Feline Leukemia Virus (FeLV)
What You Need to Know
What is FeLV?
Feline Leukemia Virus (FeLV) is a common and contagious virus found all over the world, including North America. While some reports show an overall infection in 1 out of 10 cats in the US, more recent information points towards a lower rate of 7 out 100 cats . As with most viral infections, the cat's own immune system develops a strong and potent response against the virus. However, in most cases, FeLV has a cunning ability to evade the immune system or even destroy it altogether, leading to death as early as three years after infection.
How is FeLV transmitted?
Cats infected with FeLV carry large amounts of the virus in their saliva. This often leads to FeLV transmission by routine cat activities such as licking, mutual grooming and shared food and water dishes. Other routes of transmission include biting, blood transfusion and even through a nursing cat's milk.
Is my cat at risk?
Generally speaking, cats that have access to the outdoors, have contact with other cats, and/or are aggressive by nature have a higher likelihood of contracting FeLV. Moreover, cats carrying another deadly virus, Feline Immunodeficient Virus (FIV), are at a higher risk for contracting FeLV. Based on statistics, adult cats are more likely to be infected with FeLV than cats younger than 6 months, with a median age of three years.
Having FeLV is NOT the end of the world!
Dr. Julie Levy has summarized the risk of carrying or developing FeLV Disease. In short, cats with active disease are more likely to produce and shed FeLV virus in their saliva, are more contagious, and are more likely to develop the disease. This means, that cats without detectable FeLV are not infectious, and more likely to remain healthy.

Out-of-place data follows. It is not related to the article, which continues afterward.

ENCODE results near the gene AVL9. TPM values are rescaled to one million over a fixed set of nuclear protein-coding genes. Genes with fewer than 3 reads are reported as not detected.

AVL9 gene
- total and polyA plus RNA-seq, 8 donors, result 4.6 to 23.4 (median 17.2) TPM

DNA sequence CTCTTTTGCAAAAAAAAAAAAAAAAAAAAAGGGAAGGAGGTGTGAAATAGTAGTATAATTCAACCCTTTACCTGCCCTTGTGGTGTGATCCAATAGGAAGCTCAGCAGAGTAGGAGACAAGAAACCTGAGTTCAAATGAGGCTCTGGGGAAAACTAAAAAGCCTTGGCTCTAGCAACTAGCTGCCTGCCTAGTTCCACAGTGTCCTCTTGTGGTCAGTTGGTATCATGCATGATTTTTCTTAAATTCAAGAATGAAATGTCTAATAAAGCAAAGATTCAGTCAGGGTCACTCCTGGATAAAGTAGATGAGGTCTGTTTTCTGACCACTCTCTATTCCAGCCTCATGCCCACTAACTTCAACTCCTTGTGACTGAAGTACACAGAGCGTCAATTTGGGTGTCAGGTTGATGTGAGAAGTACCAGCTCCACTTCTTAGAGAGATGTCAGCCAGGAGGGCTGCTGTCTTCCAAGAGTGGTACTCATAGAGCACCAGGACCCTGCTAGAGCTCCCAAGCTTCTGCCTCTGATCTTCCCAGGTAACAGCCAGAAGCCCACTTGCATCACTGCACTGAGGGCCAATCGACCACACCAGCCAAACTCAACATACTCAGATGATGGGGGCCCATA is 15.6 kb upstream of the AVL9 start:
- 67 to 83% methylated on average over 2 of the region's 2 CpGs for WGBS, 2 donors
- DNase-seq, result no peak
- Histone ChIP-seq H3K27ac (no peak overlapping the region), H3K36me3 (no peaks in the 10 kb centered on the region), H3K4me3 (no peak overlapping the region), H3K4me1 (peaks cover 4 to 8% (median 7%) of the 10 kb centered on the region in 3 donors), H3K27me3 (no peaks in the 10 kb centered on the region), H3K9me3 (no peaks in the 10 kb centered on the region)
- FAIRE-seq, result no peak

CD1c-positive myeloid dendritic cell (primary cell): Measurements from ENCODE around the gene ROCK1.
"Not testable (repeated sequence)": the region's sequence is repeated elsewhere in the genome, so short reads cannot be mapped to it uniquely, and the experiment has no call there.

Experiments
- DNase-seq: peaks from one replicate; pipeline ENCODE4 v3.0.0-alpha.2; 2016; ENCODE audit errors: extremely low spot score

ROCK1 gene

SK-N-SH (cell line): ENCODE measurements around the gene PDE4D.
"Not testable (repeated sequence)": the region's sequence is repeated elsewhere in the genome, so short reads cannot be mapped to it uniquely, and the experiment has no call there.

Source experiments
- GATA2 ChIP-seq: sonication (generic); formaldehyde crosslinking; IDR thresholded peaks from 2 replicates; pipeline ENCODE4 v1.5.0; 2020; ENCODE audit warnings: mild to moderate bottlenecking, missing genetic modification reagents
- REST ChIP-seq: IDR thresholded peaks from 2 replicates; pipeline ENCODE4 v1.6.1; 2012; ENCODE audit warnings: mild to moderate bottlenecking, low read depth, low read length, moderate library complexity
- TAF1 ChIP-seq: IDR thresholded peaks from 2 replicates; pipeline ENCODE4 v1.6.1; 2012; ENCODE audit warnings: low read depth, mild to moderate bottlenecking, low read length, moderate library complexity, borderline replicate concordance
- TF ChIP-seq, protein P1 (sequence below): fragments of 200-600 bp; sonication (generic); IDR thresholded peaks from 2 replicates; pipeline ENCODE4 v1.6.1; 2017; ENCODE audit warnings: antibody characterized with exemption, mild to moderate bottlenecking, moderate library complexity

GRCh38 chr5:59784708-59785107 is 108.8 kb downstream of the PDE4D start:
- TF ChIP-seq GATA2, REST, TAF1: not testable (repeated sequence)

Since FeLV can act up any time it is imperative to retest your cat for FeLV every so often. Read more about Dr. Levy's report here.
How often should I test my cat for FeLV?
If your cat has not been tested for FeLV it is best to test them as soon as possible. If your cat enjoys the outdoors or is part of a household with more than one cat we recommend testing your cat once every 6 months.
What makes CatDX testing unique?
With FeLV transmitted by saliva, CatDX tests for the presence of the virus directly in the Saliva. Our test is capable of detecting as little as 10 viruses, ensuring an accurate and affordable result.
The European Advisory Board on Cat Disease (ABCD) has recognized our method, of PCR testing as a reliable and accurate approach for detecting FeLV in cats. They state that "The detection of viral RNA added a new aspect to the diagnosis of FeLV infection ... Viral RNA present in whole blood, serum, plasma or saliva is detected by real-time reverse transcriptase (RT)-PCR. This technique permits the detection and quantitation of viral genetic sequences in the absence of cells... Detection of viral RNA in saliva is a reliable parameter of viraemia... The use of saliva as the substrate represents an alternative for assessing the infectious state of a cat without leading to unnecessary stress to the patient which usually resents blood sampling. Moreover, the sample collection does not require trained personnel... Continue Reading Here.
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